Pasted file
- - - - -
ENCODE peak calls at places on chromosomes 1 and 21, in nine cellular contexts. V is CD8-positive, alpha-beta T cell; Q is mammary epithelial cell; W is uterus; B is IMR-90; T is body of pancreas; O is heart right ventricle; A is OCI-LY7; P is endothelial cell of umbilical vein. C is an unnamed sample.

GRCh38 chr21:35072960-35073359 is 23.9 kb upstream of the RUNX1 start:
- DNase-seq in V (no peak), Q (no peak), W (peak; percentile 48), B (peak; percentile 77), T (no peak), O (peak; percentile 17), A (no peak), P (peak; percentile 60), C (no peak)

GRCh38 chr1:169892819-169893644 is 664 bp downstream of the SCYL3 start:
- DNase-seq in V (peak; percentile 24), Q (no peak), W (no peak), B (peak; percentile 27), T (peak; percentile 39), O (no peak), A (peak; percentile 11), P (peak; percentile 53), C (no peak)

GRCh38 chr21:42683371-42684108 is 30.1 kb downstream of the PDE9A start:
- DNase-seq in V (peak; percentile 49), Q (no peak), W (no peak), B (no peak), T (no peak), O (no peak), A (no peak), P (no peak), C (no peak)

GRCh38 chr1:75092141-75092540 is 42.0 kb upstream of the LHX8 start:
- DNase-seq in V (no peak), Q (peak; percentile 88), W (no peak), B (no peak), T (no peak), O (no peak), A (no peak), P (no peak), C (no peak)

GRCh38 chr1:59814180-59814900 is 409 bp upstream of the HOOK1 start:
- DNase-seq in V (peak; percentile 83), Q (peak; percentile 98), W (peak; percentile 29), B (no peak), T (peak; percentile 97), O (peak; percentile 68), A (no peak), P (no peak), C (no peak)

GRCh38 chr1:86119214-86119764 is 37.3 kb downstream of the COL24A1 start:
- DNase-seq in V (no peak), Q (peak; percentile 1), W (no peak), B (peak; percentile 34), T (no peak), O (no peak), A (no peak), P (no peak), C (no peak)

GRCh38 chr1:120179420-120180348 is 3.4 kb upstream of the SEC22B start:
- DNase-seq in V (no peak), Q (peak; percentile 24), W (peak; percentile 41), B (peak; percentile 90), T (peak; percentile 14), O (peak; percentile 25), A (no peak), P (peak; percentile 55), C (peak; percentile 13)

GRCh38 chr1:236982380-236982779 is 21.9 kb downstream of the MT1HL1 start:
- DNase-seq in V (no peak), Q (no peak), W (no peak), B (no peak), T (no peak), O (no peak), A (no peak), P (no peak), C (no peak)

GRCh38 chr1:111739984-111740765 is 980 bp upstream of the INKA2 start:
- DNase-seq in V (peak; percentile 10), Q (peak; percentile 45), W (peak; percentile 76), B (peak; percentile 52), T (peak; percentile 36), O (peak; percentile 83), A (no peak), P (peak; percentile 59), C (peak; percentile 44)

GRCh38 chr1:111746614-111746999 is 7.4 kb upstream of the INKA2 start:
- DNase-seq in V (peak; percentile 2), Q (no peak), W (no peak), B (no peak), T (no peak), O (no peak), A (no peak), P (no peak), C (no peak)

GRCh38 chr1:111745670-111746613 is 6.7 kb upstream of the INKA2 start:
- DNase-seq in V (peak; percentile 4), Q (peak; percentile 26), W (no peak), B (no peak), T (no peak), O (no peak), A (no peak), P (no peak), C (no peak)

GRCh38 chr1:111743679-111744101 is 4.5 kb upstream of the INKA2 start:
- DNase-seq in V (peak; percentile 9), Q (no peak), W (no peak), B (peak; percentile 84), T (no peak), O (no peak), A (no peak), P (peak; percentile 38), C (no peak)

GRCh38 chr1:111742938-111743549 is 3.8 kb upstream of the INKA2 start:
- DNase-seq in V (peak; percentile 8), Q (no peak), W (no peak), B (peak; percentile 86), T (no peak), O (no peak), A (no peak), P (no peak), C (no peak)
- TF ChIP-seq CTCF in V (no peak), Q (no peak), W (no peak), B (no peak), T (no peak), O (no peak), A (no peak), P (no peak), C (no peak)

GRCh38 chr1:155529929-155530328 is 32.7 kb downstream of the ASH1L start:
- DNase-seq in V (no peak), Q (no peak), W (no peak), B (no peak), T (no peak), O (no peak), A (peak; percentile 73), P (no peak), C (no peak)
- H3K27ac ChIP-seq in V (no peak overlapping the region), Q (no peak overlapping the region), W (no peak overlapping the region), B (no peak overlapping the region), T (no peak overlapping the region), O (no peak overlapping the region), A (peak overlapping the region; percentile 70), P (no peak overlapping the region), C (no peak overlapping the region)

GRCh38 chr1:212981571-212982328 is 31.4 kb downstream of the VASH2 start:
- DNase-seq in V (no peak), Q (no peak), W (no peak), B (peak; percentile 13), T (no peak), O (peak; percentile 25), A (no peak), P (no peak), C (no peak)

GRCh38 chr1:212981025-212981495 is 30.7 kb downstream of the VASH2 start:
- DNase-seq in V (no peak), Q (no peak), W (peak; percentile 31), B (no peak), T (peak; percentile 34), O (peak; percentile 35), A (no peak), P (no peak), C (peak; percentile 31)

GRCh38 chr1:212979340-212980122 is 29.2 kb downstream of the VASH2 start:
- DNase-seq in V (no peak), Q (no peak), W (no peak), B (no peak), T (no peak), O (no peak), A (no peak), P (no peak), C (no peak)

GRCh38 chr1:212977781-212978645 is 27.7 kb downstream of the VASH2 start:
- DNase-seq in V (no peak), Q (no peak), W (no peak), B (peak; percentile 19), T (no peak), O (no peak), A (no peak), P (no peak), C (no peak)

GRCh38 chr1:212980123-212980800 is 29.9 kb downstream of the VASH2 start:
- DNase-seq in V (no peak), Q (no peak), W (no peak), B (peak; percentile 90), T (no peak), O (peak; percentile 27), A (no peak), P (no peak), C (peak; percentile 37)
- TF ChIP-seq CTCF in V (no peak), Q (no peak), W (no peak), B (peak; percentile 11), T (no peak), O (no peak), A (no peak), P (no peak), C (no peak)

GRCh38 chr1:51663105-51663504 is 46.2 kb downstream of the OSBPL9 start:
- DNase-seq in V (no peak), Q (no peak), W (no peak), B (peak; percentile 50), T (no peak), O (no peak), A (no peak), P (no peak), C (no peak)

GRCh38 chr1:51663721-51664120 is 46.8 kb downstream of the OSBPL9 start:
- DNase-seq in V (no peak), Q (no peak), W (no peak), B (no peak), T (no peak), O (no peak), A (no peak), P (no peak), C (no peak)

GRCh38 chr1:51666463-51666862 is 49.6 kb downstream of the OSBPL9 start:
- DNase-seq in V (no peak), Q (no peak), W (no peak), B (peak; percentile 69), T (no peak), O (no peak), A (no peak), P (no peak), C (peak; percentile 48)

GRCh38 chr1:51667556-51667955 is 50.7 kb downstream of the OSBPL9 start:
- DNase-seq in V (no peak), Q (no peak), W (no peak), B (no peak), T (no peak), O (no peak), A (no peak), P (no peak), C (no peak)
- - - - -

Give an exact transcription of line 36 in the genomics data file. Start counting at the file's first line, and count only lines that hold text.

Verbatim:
GRCh38 chr1:212979340-212980122 is 29.2 kb downstream of the VASH2 start: